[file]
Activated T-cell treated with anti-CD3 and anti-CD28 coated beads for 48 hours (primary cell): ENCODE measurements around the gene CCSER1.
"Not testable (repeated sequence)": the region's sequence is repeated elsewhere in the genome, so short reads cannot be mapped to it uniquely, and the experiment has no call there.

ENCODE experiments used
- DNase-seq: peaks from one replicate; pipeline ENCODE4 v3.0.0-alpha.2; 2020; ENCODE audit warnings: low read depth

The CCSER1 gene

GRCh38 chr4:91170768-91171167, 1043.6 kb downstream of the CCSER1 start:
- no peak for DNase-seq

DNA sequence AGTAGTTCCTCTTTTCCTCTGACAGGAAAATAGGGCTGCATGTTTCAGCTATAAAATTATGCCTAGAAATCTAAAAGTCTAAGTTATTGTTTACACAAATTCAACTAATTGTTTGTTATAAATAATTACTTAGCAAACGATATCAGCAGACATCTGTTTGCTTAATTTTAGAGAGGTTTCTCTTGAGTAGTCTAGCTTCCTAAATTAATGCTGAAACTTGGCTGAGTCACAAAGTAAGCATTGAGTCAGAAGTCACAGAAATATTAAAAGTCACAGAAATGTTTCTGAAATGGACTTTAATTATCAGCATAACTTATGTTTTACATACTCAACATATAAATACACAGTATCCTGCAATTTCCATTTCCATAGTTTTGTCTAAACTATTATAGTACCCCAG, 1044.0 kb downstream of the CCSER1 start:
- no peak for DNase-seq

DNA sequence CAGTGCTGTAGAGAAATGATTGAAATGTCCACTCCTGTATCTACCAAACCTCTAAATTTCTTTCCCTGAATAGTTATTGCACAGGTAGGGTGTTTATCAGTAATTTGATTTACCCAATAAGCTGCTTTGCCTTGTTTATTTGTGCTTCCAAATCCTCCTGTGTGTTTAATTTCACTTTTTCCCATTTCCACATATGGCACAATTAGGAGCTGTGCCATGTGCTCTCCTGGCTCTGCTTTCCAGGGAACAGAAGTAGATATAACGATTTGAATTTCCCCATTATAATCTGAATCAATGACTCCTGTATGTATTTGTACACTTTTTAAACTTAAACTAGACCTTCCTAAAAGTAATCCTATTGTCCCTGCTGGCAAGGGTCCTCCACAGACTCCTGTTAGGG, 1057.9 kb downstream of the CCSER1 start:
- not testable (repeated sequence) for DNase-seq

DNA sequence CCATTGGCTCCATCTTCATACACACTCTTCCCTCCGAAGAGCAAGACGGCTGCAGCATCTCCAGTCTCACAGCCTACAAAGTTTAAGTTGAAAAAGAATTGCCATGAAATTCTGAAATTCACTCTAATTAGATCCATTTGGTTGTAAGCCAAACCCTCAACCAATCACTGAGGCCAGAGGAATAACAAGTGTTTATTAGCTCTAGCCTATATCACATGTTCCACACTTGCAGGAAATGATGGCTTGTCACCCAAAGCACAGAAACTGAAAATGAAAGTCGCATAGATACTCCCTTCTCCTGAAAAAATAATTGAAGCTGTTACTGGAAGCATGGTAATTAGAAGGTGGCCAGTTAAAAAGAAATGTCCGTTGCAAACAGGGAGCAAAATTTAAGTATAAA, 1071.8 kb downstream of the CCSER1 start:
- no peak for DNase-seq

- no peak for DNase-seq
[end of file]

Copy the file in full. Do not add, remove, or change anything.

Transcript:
Activated T-cell treated with anti-CD3 and anti-CD28 coated beads for 48 hours (primary cell): ENCODE measurements around the gene CCSER1.
"Not testable (repeated sequence)": the region's sequence is repeated elsewhere in the genome, so short reads cannot be mapped to it uniquely, and the experiment has no call there.

ENCODE experiments used
- DNase-seq: peaks from one replicate; pipeline ENCODE4 v3.0.0-alpha.2; 2020; ENCODE audit warnings: low read depth

The CCSER1 gene

GRCh38 chr4:91170768-91171167, 1043.6 kb downstream of the CCSER1 start:
- no peak for DNase-seq

DNA sequence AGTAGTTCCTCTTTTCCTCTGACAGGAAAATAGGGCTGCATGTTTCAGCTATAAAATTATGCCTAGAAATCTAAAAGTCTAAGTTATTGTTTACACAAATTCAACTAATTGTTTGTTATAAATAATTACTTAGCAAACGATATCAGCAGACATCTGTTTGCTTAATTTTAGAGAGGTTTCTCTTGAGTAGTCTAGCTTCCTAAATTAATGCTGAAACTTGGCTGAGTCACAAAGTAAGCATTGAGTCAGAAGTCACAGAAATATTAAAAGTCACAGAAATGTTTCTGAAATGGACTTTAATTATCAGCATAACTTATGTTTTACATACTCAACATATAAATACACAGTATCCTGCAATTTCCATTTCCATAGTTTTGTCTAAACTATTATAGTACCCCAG, 1044.0 kb downstream of the CCSER1 start:
- no peak for DNase-seq

DNA sequence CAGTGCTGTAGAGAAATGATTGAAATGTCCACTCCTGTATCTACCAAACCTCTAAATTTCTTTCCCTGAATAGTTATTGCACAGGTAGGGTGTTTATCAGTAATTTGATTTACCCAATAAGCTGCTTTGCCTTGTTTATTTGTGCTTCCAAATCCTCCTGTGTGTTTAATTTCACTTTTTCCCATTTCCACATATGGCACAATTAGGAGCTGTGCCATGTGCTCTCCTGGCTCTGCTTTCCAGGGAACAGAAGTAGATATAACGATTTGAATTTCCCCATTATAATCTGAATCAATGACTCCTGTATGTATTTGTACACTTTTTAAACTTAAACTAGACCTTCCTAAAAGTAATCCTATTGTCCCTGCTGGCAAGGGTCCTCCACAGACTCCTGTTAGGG, 1057.9 kb downstream of the CCSER1 start:
- not testable (repeated sequence) for DNase-seq

DNA sequence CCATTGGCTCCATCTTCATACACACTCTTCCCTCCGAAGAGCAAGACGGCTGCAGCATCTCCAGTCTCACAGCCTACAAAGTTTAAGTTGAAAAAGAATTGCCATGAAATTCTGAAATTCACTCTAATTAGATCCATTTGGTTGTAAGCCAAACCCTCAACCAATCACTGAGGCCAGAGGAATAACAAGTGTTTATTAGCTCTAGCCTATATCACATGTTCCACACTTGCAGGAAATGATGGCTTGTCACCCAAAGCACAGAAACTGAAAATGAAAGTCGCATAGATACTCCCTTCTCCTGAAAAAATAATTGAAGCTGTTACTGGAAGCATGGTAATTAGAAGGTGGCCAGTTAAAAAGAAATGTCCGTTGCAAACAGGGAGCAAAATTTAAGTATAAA, 1071.8 kb downstream of the CCSER1 start:
- no peak for DNase-seq

- no peak for DNase-seq